Simon Chipperfield, SPE, is team leader of central gas exploitation at Santos. During the past 15 years, he has held positions in petroleum engineering (drilling, completions, and stimulation) and reservoir engineering. Chipperfield previously worked for Shell International E&P. He was awarded the 2007 SPE Cedric K. Ferguson Medal. Chipperfield has authored more than 20 technical publications in the areas of hydraulic fracturing, reservoir engineering, completion technology, and sand control. He holds a petroleum engineering degree with honors from the University of New South Wales. Chipperfield serves on the JPT Editorial Committee and the SPE International Awards Committee and has served as a reviewer for the SPE Production & Operations journal.
No word defines deepwater projects better than “innovation,” and on 25 February 2012, one of the most innovative field-development projects came on stream: Cas- cade and Chinook (C&C) in the US Gulf of Mexico (GOM). One well is producing from Cascade to the first floating production, storage, and offloading (FPSO) vessel in the US GOM. The project brings several firsts and innovations that will be available to the entire oil industry in the near future. I would like to call attention to some of those innovations. First, the FPSO uses a detachable buoy that allows early installation of the buoy and all umbilicals before arrival of the FPSO. This feature will allow the FPSO to disconnect and sail away from hurricanes, avoiding damages to the facilities. C&C also presents the first freestanding riser in the US GOM. Subsea boosting will increase production and reduce workover costs. These examples are just a few that show inno- vation applied to a deepwater development. I believe strongly that C&C will lead the way for future development of Lower Tertiary plays in the GOM.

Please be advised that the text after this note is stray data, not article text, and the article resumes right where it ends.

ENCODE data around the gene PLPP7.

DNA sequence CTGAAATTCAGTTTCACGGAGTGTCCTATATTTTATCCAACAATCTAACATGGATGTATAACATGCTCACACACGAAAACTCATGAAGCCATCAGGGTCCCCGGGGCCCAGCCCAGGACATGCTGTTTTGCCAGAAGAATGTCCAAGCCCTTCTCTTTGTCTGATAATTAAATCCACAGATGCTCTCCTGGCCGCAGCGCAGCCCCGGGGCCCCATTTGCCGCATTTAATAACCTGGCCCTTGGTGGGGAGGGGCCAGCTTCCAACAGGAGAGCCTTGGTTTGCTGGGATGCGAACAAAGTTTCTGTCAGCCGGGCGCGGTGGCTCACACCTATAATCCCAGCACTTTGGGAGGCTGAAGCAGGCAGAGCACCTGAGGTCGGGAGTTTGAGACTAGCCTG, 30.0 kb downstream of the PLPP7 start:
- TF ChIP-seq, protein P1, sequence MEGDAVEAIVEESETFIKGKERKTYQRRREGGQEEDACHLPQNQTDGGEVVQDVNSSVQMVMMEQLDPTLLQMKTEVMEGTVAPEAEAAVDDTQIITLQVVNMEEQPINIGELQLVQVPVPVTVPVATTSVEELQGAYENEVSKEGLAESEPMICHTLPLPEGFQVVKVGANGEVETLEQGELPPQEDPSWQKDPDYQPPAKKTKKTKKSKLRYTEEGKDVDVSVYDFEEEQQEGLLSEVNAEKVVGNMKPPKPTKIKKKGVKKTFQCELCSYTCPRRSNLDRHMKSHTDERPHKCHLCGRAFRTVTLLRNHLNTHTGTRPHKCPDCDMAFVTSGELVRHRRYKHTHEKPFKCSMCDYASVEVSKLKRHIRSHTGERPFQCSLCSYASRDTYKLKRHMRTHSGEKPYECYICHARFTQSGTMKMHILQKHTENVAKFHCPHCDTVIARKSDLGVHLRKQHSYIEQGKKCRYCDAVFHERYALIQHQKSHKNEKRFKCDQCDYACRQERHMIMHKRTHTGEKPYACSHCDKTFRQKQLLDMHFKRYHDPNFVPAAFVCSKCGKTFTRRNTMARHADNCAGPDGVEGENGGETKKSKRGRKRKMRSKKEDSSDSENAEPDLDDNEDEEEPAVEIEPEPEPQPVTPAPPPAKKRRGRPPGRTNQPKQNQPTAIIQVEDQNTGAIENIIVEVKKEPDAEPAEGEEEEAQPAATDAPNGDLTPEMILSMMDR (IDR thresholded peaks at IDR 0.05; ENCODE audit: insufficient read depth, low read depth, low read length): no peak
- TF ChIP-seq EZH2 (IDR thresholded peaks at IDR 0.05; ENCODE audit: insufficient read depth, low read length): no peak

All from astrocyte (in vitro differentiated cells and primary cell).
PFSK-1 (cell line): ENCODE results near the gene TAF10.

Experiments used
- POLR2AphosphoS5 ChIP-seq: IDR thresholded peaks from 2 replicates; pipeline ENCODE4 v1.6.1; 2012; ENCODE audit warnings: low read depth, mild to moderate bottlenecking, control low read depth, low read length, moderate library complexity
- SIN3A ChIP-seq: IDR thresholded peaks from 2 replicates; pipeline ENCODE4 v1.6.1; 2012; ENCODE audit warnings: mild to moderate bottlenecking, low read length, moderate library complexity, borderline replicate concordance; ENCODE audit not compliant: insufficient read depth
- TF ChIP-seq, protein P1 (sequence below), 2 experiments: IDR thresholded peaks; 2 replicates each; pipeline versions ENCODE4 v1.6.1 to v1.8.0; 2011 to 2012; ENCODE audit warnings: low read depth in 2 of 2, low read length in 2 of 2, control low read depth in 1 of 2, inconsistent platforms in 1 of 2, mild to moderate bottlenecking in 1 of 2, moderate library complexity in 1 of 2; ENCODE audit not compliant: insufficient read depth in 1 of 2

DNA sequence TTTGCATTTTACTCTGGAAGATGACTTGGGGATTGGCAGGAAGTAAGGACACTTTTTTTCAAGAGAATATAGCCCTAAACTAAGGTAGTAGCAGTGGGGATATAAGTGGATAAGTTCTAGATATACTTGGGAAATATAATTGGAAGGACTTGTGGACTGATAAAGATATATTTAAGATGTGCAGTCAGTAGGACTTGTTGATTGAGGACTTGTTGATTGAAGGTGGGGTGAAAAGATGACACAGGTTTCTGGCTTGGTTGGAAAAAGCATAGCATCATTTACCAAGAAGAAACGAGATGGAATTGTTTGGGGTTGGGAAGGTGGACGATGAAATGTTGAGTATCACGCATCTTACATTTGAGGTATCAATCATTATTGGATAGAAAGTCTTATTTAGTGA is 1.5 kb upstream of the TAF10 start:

I selected one paper for this feature that describes the planning, logistics, and technology of the two largest deepwater high-pressure perforation jobs executed suc- cessfully in the GOM; certainly, this provides very interesting reading if your company is in the Tertiary play or is planning to be.